Federal agencies need not go through the formal and drawn-out “notice-and-comment” process when altering an interpretation of a regulation. In a unanimous decision, the Supreme Court in Perez v. Mortgage Bankers Association stated that the Administrative Procedure Act (the “APA”) does not mandate notice-and-comment rulemaking for interpretive rules. In doing so, the Supreme Court overturned the doctrine established by the D.C. Circuit’s 1997 decision, Paralyzed Veterans of America v. D.C. Arena L.P., 117 F.3d 579 (D.C. Cir. 1997), which had held that an agency must use the APA’s notice-and-comment procedures prior to issuing a new interpretation of a regulation that deviates significantly from a definitive interpretation the agency had previously adopted. In Perez, the Supreme Court addressed the question of whether the Paralyzed Veterans doctrine was consistent with the APA, ultimately finding that it was not.
Perez began as a dispute over whether mortgage loan officers were exempt from overtime under the Fair Labor Standards Act (the “FLSA”). At the center of the debate was the Department of Labor’s 2010 Administrative Interpretation that mortgage loan officers were not administratively exempt employees. The 2010 Administrative Interpretation withdrew a 2006 DOL opinion letter stating the opposite – that mortgage loan officers did fall within the FLSA’s administrative exemption. The Mortgage Bankers Association, a national trade association representing real estate finance companies, challenged the 2010 Administrative Interpretation, claiming that it was procedurally invalid under the Paralyzed Veterans doctrine because the 2010 Administrative Interpretation was issued without notice or an opportunity for comment.
The APA governs the procedures most federal administrative agencies use for rulemaking. First, a “general notice of proposed rulemaking” is issued by the agency, and the agency must then give interested persons an opportunity to comment on the proposed rule. The agency must consider the comments it receives during the period of public comment. When the agency sets forth the final rule, it must include a general statement of the rule’s basis and purpose and respond to the most significant comments. However, the notice-and-comment period does not apply to “interpretative rules” – a term that the APA does not define. In its March 9, 2015 decision, the Supreme Court held that the 2010 Administrative Interpretation, being an interpretative rule, was not subject to the notice-and-comment requirements of the APA.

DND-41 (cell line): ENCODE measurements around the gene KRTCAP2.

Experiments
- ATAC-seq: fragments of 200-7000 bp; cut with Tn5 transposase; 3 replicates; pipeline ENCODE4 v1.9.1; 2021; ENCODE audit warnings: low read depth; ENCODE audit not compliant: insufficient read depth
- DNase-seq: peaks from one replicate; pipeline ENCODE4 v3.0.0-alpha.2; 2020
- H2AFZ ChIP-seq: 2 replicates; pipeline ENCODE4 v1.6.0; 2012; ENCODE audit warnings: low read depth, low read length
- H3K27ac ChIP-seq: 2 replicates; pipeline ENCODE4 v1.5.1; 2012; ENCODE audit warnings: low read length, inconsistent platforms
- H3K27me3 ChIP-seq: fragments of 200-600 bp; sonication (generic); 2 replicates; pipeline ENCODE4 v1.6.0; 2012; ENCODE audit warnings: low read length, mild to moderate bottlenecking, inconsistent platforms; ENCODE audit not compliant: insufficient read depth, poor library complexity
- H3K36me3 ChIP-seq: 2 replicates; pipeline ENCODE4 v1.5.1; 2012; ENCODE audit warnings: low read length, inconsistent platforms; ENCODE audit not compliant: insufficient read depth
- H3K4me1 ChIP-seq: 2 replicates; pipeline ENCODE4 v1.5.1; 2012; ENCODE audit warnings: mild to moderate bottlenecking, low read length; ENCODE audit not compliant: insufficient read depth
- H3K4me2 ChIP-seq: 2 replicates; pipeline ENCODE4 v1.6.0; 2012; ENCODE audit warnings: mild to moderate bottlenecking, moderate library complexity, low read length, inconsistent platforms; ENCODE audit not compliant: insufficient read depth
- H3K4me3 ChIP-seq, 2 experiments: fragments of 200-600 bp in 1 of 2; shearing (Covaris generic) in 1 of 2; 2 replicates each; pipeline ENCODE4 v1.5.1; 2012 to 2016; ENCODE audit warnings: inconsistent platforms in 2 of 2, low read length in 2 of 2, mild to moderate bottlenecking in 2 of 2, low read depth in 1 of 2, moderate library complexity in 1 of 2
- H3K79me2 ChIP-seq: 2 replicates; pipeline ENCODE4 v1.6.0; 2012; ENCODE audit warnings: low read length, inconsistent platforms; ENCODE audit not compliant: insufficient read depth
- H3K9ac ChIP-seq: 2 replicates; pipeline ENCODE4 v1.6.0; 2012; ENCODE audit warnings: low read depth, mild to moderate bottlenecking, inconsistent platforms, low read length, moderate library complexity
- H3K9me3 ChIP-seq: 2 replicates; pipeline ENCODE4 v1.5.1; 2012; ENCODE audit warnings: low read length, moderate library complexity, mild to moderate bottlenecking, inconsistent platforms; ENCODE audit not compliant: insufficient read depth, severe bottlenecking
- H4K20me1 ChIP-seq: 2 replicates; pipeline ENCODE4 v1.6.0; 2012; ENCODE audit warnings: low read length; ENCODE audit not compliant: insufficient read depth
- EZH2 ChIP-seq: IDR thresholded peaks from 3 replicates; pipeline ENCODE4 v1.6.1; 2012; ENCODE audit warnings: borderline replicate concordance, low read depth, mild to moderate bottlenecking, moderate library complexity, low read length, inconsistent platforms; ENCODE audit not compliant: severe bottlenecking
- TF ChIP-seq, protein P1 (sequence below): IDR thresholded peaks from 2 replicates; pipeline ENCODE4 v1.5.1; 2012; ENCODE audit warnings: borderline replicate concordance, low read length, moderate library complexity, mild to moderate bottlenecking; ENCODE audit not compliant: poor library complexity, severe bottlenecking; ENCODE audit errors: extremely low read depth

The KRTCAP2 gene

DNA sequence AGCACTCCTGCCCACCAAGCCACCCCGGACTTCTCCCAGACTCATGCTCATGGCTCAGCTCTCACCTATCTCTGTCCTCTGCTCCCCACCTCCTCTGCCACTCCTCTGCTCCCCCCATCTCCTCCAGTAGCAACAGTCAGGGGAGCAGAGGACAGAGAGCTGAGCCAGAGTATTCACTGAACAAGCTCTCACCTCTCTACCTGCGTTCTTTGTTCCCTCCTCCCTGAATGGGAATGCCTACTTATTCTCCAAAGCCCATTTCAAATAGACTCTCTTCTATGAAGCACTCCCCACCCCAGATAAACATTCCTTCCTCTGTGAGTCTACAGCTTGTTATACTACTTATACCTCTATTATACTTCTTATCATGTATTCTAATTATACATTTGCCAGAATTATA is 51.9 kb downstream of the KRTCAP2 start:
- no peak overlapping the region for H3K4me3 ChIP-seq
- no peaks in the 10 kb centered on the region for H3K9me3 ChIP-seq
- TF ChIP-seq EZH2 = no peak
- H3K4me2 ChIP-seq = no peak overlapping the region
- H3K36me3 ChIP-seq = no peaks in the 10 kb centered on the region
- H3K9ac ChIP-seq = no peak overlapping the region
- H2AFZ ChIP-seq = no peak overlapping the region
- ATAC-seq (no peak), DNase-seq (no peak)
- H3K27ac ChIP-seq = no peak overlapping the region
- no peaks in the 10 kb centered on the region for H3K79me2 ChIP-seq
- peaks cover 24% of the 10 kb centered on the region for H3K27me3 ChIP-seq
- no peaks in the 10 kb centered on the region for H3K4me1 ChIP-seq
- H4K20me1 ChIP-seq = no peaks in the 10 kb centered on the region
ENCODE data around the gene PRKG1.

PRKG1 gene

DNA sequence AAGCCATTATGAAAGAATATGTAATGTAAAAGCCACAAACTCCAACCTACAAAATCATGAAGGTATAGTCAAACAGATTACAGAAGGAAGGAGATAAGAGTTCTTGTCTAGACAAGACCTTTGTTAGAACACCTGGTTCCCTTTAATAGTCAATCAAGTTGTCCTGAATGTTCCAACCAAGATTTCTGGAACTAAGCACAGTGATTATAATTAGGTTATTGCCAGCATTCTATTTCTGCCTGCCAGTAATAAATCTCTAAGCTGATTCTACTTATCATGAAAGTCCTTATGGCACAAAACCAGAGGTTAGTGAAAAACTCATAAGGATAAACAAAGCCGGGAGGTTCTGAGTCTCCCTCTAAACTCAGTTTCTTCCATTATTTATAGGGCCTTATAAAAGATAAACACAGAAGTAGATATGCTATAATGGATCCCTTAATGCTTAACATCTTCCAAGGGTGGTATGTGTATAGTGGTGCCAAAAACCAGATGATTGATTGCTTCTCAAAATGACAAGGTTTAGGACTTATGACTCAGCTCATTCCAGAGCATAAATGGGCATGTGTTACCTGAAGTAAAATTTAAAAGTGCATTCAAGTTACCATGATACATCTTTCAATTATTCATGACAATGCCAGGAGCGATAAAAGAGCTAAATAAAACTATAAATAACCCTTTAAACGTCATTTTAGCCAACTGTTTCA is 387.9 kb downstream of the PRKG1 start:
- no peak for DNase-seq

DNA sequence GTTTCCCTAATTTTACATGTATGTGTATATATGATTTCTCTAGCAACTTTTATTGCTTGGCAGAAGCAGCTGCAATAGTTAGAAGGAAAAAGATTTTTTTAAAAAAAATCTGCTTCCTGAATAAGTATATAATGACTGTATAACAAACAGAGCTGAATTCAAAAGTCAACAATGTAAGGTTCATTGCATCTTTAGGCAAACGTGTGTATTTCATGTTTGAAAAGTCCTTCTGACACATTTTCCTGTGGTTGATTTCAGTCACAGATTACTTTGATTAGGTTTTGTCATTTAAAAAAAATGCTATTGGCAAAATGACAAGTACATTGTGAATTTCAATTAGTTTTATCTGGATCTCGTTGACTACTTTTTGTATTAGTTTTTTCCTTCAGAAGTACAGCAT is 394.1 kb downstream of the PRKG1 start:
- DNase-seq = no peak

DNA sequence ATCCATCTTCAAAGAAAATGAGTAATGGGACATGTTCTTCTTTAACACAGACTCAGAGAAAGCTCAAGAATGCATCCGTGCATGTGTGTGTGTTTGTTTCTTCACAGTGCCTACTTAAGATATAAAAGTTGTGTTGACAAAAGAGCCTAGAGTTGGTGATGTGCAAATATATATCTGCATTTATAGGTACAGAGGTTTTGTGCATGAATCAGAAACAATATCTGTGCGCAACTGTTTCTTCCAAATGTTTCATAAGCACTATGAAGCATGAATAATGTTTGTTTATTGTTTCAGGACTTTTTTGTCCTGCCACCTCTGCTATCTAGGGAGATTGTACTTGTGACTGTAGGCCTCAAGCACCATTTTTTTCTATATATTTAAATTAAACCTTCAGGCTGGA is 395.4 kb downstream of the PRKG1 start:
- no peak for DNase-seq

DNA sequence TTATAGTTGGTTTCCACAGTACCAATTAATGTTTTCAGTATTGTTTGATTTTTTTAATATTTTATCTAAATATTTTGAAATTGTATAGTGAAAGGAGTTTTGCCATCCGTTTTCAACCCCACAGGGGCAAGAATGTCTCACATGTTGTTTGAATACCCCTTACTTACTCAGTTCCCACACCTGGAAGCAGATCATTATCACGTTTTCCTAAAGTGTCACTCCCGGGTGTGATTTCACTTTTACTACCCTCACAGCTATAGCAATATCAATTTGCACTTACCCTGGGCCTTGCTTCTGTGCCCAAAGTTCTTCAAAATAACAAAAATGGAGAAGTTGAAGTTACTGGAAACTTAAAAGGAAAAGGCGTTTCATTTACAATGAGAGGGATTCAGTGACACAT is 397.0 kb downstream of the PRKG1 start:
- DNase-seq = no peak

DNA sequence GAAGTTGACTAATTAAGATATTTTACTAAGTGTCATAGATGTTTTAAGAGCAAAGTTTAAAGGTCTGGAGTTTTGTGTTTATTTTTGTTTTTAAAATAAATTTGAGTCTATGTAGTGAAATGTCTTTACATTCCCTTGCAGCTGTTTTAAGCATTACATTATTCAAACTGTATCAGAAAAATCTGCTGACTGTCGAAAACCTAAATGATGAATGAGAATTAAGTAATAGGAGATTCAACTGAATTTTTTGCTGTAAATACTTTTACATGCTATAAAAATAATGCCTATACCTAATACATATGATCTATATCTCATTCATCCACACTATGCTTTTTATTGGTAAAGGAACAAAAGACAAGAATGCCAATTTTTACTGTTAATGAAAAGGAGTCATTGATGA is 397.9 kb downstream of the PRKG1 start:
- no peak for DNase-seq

As some federal judicial circuits had previously declined to follow the D.C. Circuit’s Paralyzed Veterans doctrine, the Supreme Court’s holding may ultimately prove to have limited consequences. Agencies are likely to continue to seek to avoid the APA’s notice-and-comment requirements by claiming that any changes they may make to how they read and apply their own regulations are only “interpretive” in nature. While Perez might embolden agencies in this regard, the Supreme Court did take care to note that other “constraints” on agency decision making do still exist if an agency tries to issue an interpretative rule so as to skirt notice-and-comment requirements. Among these, parties can still file suit, challenging the new interpretation as being arbitrary and capricious. Further, an agency’s ability to pursue enforcement actions against regulated entities for conduct in conformance with prior agency interpretations may be limited by principles of retroactivity. How Perez may affect the practices of various federal agencies, such as the DOL, the EEOC, and the NLRB, only time will tell.